Drivers committed three times as many “serious” speeding events in April compared to pre-lockdown levels, with “major” speeding incidents also three times more likely at one every 32 miles, compared to one every 94 miles in February, according to data from fleet management company AX.
According to the firm, car drivers were the main culprits at four times the normal number of speeding incidents, while the figure was twice as many as normal for van drivers, with AX putting the behaviour down to light traffic in normally congested areas.
But as lockdown eased and traffic levels rose again, driver behaviour improved, with June showing a halving of all types of speeding incident versus April.
AX defines a major or level two speeding event as 42-47mph in a 30 limit, rising to 91-97mph in a 70 zone, while a level four serious speeding event is over 50mph in a 30 zone, rising to in excess of 104mph in a 70 limit.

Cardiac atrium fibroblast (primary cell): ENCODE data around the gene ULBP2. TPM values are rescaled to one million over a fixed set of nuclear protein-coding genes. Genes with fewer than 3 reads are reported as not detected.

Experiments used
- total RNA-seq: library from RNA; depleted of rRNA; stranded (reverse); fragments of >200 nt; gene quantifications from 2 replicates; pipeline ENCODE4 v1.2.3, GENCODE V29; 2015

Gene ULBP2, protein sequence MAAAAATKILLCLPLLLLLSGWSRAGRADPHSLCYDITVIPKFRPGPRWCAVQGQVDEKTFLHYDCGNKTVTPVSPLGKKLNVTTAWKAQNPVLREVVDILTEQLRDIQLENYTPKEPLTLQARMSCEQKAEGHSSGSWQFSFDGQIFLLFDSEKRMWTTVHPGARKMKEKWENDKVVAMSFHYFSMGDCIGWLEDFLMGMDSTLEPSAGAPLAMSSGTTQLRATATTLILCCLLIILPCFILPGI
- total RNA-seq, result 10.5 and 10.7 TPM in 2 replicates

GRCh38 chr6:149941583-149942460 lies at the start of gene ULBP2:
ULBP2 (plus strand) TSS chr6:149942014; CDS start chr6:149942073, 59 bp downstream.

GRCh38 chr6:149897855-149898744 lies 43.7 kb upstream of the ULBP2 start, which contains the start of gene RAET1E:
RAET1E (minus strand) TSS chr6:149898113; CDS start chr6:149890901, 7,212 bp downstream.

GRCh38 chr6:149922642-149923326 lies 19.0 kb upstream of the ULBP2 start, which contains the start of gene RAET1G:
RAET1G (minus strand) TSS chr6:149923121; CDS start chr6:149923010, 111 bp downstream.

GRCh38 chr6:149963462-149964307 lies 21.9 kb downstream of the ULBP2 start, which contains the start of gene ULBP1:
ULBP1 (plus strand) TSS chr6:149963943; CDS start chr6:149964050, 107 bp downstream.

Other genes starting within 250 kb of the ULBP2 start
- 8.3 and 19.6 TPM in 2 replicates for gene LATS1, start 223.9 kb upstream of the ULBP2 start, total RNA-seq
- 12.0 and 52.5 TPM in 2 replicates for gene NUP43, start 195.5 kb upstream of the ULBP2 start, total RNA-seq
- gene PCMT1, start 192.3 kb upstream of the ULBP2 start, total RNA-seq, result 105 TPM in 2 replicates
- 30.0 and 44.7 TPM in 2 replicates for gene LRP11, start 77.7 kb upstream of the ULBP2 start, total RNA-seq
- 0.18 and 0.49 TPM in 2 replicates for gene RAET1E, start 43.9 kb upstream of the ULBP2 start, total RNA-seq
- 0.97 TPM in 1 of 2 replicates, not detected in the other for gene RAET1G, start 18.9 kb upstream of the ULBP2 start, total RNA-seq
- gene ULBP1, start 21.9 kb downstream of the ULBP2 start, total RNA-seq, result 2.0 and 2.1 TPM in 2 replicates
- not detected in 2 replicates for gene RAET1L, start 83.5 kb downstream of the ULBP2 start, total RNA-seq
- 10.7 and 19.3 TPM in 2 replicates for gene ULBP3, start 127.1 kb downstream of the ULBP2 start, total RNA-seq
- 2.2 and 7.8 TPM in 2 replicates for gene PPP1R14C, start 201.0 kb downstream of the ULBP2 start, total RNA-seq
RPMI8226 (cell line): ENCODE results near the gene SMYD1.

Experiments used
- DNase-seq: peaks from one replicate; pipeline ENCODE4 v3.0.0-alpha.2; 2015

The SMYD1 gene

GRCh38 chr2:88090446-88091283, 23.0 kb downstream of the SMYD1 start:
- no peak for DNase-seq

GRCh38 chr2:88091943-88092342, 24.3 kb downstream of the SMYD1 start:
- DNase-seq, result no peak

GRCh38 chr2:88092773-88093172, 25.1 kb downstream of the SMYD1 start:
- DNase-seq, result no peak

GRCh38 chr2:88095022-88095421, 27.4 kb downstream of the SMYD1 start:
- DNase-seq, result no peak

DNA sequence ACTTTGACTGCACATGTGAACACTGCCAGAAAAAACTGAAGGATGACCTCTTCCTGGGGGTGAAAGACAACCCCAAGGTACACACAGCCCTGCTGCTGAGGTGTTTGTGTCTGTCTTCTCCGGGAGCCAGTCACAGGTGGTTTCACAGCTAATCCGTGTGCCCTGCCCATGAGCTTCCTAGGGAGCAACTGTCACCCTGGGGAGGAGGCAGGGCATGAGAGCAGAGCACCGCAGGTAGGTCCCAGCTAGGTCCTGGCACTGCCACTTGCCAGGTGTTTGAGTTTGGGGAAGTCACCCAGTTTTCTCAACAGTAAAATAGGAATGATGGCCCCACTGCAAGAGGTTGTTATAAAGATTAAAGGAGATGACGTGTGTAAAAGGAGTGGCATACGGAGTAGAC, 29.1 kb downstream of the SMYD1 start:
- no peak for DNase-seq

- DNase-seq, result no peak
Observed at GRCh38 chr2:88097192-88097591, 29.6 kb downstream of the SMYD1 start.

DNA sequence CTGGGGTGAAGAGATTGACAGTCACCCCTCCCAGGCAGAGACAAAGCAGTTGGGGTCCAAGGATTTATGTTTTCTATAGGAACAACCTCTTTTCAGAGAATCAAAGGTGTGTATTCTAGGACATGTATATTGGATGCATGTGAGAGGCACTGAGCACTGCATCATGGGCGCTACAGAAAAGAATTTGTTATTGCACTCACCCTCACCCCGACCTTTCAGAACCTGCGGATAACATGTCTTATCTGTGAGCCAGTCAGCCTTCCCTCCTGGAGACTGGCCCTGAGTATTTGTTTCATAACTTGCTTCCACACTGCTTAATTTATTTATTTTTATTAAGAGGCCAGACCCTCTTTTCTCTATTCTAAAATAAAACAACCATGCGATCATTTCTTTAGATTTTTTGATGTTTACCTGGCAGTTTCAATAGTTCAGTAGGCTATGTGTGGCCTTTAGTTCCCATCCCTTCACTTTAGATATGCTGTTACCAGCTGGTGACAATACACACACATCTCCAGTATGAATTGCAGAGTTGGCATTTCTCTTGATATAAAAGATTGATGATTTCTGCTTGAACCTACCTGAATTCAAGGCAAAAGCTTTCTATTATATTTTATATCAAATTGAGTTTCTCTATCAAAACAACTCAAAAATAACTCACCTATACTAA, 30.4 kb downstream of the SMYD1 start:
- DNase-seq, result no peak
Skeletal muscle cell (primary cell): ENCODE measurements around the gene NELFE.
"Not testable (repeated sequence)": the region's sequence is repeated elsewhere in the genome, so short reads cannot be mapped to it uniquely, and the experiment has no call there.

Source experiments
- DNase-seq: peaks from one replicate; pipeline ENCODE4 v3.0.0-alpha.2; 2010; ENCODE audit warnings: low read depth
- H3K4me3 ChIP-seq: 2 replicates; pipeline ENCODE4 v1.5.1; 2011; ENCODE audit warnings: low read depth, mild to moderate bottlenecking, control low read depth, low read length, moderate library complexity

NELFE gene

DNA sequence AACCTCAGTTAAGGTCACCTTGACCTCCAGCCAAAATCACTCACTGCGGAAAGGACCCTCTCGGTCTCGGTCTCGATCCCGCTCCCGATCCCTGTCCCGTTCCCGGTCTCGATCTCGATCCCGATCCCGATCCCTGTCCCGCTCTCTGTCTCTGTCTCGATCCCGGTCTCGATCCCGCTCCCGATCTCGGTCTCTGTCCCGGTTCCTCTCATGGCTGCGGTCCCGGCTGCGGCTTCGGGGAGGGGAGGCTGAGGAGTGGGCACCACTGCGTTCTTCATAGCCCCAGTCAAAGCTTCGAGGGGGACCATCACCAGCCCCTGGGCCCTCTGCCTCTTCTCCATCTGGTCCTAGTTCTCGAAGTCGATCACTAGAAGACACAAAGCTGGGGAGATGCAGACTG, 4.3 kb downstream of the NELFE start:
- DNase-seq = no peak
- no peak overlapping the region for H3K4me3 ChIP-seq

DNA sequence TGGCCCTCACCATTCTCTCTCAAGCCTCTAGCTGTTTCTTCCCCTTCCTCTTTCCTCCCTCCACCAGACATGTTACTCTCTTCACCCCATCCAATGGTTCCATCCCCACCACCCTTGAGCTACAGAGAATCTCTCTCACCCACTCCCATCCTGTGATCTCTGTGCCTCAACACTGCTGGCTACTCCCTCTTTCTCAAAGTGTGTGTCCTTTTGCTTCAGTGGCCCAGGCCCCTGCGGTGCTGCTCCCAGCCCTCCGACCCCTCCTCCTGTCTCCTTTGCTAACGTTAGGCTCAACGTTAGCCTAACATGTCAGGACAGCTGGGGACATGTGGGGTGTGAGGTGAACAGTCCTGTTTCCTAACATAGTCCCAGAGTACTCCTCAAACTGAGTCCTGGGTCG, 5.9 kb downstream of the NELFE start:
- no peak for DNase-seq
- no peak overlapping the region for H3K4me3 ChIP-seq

According to Department for Transport statistics, car traffic levels dropped to as low as a third of February levels during April, and by the beginning of August had risen to over 80% of what would have been expected pre-pandemic. Light commercial vehicle traffic was down to around 40% at the height of lockdown, and is now back to pre-pandemic traffic.
“Whether it was simply down to reduced traffic levels during lockdown or perhaps drivers assuming police forces had bigger priorities, the data shows that given the opportunity, many drivers are clearly willing to speed and quite often significantly so,” said Neil Thomas, director of Investigative Services at AX. “It goes without saying that excessive speed is detrimental to everyone’s safety, but it poses an additional problem for fleet managers who have a responsibility for the safety of their drivers and vehicles.”